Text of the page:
The structure and neurobiology of repetitive and restricted behavior in the autism spectrum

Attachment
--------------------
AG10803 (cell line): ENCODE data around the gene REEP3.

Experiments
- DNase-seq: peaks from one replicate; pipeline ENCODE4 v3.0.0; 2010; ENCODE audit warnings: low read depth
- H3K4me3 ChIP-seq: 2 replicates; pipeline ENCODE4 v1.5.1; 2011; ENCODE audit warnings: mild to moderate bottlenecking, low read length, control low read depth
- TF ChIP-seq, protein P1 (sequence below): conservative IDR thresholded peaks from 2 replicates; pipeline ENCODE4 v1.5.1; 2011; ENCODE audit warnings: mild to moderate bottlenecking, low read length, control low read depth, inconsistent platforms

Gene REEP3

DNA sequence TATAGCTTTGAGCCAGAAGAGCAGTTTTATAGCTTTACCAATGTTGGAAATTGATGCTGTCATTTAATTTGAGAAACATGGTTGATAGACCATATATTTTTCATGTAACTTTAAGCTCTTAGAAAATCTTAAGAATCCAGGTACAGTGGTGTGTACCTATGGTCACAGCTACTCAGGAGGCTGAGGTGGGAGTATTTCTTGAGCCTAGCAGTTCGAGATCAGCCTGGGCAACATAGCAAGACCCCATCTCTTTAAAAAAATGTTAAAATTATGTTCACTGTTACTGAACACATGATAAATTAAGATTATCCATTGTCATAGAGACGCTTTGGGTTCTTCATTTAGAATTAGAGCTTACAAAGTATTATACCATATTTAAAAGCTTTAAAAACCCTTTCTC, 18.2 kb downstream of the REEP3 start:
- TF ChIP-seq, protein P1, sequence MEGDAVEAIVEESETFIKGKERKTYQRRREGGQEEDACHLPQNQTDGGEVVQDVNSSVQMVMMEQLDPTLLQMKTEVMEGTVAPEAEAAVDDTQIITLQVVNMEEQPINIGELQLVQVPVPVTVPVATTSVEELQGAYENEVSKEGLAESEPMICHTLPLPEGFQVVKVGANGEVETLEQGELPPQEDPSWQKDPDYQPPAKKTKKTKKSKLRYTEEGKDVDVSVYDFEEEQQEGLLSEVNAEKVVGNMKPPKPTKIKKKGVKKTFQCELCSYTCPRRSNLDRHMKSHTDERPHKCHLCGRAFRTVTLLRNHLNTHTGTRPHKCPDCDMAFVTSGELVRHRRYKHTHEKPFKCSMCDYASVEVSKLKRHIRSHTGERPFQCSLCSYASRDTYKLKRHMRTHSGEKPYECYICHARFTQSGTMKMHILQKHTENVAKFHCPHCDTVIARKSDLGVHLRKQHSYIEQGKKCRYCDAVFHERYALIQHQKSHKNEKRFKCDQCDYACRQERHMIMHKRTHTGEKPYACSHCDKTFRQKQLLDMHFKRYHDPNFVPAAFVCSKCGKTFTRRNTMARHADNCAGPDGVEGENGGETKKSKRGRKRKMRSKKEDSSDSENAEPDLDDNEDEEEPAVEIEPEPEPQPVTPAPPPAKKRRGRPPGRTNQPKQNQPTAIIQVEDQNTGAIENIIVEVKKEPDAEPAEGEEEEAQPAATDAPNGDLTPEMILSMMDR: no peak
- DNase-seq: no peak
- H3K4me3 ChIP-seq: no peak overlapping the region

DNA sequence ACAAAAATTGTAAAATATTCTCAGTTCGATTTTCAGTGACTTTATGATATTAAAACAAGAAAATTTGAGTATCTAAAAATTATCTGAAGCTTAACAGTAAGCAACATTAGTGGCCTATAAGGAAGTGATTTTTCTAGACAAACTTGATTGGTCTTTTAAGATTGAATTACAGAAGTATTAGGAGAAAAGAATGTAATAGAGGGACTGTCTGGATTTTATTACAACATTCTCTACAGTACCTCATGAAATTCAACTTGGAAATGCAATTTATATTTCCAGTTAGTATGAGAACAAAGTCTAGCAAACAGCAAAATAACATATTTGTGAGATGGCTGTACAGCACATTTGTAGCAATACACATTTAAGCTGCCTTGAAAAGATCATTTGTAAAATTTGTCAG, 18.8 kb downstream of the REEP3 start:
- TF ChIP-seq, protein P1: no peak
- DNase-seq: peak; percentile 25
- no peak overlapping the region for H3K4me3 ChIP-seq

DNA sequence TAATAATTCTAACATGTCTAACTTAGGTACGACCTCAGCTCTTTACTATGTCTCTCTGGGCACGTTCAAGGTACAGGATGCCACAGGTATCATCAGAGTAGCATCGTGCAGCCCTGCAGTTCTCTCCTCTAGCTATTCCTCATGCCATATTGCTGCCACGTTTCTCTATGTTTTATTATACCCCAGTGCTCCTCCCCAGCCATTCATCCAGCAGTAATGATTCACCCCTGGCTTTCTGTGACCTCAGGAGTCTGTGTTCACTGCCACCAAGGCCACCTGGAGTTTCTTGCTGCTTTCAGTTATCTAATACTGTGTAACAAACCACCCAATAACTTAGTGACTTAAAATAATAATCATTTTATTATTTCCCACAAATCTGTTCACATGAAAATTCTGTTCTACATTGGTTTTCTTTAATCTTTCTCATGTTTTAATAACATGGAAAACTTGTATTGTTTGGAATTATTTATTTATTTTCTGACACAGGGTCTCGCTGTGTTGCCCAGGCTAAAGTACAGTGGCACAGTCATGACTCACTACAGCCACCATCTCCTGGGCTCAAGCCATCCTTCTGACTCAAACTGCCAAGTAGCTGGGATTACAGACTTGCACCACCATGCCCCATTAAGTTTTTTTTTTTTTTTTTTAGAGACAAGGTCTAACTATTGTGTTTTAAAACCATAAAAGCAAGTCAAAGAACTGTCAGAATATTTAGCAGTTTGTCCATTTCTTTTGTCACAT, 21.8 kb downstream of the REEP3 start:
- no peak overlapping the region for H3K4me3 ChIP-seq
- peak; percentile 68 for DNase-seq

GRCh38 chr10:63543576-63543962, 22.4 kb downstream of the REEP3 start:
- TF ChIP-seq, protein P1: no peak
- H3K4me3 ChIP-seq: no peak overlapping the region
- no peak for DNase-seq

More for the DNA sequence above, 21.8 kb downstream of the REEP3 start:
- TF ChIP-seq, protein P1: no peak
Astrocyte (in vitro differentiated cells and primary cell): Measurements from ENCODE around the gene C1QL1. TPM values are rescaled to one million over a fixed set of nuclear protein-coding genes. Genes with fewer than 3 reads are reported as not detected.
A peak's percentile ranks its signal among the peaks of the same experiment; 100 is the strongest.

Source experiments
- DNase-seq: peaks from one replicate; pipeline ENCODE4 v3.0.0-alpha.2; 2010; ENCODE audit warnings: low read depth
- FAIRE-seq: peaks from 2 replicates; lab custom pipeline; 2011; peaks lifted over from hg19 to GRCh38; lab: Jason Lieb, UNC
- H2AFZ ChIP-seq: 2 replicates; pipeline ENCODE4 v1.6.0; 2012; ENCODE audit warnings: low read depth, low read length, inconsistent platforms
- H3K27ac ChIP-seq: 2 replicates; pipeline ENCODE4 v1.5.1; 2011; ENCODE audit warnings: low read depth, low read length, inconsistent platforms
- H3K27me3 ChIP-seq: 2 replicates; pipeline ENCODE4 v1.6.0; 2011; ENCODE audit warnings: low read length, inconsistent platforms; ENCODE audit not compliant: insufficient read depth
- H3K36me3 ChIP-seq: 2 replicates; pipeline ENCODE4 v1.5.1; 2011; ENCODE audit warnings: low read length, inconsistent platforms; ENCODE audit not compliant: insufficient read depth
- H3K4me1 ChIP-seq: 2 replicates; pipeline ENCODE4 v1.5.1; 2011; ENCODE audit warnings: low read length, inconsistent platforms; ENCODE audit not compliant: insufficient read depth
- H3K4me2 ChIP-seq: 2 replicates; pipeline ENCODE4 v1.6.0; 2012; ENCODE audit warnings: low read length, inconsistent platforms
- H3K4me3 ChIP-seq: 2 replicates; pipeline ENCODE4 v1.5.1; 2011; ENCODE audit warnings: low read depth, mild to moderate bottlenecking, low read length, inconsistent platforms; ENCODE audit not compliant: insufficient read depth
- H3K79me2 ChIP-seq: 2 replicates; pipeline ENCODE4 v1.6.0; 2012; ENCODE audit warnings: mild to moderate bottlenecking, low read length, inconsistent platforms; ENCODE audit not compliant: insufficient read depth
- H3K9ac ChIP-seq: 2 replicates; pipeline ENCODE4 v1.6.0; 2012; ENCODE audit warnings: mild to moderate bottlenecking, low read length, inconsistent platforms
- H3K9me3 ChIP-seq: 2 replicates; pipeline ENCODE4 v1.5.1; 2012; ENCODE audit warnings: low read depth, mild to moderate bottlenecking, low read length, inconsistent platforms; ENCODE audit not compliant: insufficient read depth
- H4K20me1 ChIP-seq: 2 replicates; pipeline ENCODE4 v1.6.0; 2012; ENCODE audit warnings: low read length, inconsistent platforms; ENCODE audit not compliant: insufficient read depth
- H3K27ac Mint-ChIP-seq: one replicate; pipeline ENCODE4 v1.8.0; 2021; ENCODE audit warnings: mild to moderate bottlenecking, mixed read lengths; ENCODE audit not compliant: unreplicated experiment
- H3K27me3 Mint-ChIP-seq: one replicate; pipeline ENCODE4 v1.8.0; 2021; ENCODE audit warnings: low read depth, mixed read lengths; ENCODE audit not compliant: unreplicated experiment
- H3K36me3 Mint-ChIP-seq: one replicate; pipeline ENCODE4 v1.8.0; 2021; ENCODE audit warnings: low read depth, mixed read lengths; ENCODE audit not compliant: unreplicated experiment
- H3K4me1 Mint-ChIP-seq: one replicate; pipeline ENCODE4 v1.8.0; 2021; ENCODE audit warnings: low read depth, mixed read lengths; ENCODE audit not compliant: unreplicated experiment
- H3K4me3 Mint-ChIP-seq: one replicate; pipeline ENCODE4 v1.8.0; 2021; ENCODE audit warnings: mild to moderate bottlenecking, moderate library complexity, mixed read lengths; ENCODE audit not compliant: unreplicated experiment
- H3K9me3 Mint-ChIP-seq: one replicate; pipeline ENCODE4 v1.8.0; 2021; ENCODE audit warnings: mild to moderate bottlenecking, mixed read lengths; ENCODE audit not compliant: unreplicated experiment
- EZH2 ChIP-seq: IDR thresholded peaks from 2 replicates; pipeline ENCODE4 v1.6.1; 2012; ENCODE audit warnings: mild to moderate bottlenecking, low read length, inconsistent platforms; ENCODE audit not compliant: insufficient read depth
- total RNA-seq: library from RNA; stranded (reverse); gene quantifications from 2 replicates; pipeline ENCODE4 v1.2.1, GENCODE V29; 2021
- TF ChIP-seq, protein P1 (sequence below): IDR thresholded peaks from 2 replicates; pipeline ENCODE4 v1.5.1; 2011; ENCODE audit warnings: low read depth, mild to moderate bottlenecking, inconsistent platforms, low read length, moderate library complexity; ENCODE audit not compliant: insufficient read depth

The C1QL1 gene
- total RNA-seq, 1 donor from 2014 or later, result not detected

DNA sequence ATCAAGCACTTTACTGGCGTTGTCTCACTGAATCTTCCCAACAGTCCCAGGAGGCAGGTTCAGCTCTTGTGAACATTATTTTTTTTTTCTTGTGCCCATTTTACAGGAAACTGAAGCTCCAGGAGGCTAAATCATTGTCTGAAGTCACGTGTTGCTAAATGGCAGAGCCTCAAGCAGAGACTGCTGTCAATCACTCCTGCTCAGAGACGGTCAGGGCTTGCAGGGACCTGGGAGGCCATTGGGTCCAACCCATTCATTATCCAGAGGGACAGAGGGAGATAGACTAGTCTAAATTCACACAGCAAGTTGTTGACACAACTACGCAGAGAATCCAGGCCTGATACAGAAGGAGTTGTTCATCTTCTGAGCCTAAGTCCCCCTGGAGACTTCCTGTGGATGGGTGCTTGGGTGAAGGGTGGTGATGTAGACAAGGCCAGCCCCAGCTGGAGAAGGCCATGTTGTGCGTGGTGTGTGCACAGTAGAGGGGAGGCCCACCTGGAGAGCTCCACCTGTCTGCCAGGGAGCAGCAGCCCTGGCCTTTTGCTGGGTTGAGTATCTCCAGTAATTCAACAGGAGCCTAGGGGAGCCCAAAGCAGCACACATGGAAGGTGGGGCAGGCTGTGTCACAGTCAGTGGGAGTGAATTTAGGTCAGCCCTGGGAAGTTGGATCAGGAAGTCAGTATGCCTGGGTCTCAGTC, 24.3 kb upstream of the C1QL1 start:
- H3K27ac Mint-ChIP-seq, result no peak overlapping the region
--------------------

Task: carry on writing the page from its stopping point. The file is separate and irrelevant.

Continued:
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Autism spectrum disorder (ASD) is a pervasive and relatively common childhood disorder. It is currently understood that it is a spectrum of disorder, characterized by a very heterogeneous etiology. One of the core components of ASD is restricted and repetitive behaviors (RRBs). This is a broad class of behaviors characterized by repetition and rigidity and is separable from social and communication deficits in ASD. A wide variety of instruments are currently being used to measure RRBs and various models are employed to characterize this heterogeneous category of behavior. Research on the neurobiology of RRBs has revealed a cortico-basal ganglia system. In this system, direct and indirect pathways involved in sensorimotor, associative and limbic loops, balance different behaviors. This balance can be perturbed by a wide variety of genes and neurotransmitters, resulting in various RRBs. Studying RRB has already revealed much in various areas of research, and has led to novel ASD candidate genes and information on the neurobiology of ASD. The possible impact of improved characterization of RRB on ASD research, diagnosis and treatment is discussed.